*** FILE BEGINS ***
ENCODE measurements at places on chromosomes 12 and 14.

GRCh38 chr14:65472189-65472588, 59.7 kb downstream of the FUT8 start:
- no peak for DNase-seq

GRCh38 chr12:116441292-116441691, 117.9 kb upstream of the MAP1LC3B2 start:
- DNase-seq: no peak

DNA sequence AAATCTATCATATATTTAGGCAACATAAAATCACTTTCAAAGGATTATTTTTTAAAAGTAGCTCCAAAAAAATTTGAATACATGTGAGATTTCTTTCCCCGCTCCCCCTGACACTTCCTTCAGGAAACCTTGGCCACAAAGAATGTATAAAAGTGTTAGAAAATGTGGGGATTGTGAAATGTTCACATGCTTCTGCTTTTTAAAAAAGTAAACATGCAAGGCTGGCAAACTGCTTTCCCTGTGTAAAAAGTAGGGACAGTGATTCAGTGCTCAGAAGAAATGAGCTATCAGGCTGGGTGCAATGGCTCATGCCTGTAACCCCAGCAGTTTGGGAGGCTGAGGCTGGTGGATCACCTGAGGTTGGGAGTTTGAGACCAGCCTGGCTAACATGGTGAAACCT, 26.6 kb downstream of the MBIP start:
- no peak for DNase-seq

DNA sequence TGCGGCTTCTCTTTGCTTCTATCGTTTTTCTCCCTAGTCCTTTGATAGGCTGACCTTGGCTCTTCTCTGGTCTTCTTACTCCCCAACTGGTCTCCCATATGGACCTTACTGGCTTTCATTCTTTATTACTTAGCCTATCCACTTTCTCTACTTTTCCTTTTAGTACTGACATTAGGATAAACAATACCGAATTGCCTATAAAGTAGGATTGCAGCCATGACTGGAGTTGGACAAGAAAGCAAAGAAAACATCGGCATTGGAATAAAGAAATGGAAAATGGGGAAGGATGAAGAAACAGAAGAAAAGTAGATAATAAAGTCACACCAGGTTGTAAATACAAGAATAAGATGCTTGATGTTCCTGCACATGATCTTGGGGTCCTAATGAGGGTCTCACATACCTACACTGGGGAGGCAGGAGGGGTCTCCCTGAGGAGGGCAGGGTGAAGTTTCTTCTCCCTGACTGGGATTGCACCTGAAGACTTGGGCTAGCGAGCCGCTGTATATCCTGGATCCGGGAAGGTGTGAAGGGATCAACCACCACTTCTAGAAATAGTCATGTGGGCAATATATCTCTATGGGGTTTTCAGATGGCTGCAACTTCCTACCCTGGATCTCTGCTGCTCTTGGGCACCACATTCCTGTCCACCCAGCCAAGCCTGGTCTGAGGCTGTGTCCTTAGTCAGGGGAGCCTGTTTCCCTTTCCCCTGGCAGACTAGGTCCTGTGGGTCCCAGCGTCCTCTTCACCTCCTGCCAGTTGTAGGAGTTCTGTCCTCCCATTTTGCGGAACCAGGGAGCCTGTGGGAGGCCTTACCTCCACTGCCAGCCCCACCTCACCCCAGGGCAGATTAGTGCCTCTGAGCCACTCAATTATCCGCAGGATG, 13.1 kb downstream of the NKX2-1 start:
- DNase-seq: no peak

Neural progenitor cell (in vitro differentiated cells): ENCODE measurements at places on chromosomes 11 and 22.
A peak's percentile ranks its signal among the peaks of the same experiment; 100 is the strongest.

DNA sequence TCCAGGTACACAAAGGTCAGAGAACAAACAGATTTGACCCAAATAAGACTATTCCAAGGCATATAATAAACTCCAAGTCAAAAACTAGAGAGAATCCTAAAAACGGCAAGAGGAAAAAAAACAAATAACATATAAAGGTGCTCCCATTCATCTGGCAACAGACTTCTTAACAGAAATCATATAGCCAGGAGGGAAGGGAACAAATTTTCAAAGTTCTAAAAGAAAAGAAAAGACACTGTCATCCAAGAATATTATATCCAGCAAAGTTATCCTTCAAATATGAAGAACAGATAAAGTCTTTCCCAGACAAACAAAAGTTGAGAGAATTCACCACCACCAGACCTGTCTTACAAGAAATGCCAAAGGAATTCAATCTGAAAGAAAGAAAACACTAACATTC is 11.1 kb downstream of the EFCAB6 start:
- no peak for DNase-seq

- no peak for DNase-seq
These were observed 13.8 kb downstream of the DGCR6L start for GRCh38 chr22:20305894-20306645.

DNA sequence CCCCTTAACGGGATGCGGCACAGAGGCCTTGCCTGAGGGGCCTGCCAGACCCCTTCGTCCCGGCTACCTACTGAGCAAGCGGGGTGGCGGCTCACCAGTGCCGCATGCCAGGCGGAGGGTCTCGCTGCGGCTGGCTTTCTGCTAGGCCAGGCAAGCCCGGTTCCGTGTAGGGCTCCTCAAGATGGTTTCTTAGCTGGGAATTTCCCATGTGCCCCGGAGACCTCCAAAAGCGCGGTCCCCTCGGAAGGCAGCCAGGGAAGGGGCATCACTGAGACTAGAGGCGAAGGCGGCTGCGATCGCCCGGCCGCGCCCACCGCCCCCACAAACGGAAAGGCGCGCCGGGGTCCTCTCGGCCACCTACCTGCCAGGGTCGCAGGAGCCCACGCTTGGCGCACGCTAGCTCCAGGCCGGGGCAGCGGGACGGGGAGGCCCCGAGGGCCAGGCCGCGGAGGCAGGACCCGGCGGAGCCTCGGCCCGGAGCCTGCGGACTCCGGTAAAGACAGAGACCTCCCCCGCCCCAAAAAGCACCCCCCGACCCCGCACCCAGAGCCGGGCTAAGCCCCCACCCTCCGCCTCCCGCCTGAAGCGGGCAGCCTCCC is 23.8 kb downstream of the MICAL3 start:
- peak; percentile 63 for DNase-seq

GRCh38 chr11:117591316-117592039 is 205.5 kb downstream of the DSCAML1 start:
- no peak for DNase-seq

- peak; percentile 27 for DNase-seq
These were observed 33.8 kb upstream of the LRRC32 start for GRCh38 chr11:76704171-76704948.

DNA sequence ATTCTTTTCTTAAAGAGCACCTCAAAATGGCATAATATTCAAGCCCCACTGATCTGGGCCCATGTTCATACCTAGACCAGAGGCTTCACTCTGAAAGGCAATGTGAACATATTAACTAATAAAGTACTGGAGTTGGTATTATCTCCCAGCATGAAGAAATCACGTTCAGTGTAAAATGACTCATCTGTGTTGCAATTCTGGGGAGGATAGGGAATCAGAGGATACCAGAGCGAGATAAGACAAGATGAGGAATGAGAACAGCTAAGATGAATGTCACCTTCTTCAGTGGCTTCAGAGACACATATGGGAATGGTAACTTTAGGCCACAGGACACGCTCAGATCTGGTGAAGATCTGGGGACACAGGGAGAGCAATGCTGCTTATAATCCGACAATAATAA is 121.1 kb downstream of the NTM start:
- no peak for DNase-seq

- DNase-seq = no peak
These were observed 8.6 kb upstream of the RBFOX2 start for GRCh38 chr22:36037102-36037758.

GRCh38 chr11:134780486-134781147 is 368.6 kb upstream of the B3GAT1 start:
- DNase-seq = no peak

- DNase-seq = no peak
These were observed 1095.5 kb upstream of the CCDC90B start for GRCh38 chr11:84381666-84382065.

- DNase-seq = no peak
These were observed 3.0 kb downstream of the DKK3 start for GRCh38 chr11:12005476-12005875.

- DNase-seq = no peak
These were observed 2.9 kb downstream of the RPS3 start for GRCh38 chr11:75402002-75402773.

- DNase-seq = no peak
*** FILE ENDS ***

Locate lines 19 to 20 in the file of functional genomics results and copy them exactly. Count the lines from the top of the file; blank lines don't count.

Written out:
- no peak for DNase-seq

- peak; percentile 27 for DNase-seq